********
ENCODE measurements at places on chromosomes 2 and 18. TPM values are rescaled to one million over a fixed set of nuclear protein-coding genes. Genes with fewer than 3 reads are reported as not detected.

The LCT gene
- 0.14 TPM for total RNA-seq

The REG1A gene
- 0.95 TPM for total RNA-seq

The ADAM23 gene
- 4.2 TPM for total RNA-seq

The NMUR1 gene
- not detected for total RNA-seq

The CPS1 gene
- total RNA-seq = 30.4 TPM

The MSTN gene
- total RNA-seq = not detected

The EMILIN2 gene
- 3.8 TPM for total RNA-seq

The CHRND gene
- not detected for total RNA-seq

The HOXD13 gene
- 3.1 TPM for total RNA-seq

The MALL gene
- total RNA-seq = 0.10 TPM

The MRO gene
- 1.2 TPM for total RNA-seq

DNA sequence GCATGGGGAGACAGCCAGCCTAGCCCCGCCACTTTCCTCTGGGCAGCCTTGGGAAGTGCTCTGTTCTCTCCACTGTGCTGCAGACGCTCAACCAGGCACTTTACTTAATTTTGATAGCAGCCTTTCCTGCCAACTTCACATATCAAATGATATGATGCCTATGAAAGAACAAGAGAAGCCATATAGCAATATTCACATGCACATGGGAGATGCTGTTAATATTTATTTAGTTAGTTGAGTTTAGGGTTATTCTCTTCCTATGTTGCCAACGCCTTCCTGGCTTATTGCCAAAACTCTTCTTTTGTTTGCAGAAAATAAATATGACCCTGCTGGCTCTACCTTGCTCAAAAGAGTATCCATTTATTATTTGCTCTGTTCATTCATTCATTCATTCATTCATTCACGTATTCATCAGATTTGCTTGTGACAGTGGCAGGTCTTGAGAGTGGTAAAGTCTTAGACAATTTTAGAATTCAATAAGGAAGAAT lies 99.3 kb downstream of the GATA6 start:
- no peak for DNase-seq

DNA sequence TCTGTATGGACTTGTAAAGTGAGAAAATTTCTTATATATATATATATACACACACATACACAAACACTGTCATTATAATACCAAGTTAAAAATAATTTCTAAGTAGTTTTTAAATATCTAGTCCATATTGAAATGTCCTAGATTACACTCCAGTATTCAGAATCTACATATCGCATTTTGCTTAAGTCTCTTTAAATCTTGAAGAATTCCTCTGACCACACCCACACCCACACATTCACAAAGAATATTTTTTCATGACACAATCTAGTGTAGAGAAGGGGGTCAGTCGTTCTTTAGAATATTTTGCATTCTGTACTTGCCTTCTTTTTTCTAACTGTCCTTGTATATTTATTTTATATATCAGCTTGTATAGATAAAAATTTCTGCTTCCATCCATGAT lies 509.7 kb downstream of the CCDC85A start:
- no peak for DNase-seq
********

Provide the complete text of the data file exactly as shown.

ENCODE measurements at places on chromosomes 2 and 18. TPM values are rescaled to one million over a fixed set of nuclear protein-coding genes. Genes with fewer than 3 reads are reported as not detected.

The LCT gene
- 0.14 TPM for total RNA-seq

The REG1A gene
- 0.95 TPM for total RNA-seq

The ADAM23 gene
- 4.2 TPM for total RNA-seq

The NMUR1 gene
- not detected for total RNA-seq

The CPS1 gene
- total RNA-seq = 30.4 TPM

The MSTN gene
- total RNA-seq = not detected

The EMILIN2 gene
- 3.8 TPM for total RNA-seq

The CHRND gene
- not detected for total RNA-seq

The HOXD13 gene
- 3.1 TPM for total RNA-seq

The MALL gene
- total RNA-seq = 0.10 TPM

The MRO gene
- 1.2 TPM for total RNA-seq

DNA sequence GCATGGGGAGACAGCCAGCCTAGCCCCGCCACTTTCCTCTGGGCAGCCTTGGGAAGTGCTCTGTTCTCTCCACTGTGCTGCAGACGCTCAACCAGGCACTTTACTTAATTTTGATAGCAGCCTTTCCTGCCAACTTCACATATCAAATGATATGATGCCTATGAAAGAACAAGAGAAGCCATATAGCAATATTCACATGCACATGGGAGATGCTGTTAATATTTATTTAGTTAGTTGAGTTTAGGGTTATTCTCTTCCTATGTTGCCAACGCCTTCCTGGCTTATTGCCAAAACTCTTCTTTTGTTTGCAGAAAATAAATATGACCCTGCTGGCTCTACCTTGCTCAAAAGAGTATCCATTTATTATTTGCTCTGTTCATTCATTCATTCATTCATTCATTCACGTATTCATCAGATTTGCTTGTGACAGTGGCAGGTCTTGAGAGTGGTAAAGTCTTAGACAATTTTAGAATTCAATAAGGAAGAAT lies 99.3 kb downstream of the GATA6 start:
- no peak for DNase-seq

DNA sequence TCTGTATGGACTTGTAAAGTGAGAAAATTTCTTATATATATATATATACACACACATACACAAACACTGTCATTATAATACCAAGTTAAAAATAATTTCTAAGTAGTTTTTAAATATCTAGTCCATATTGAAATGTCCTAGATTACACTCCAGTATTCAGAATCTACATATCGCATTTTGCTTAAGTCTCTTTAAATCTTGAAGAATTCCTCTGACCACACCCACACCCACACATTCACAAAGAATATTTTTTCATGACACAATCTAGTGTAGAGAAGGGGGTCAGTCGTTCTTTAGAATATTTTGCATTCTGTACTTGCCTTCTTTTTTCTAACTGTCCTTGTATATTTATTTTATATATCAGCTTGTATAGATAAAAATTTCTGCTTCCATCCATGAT lies 509.7 kb downstream of the CCDC85A start:
- no peak for DNase-seq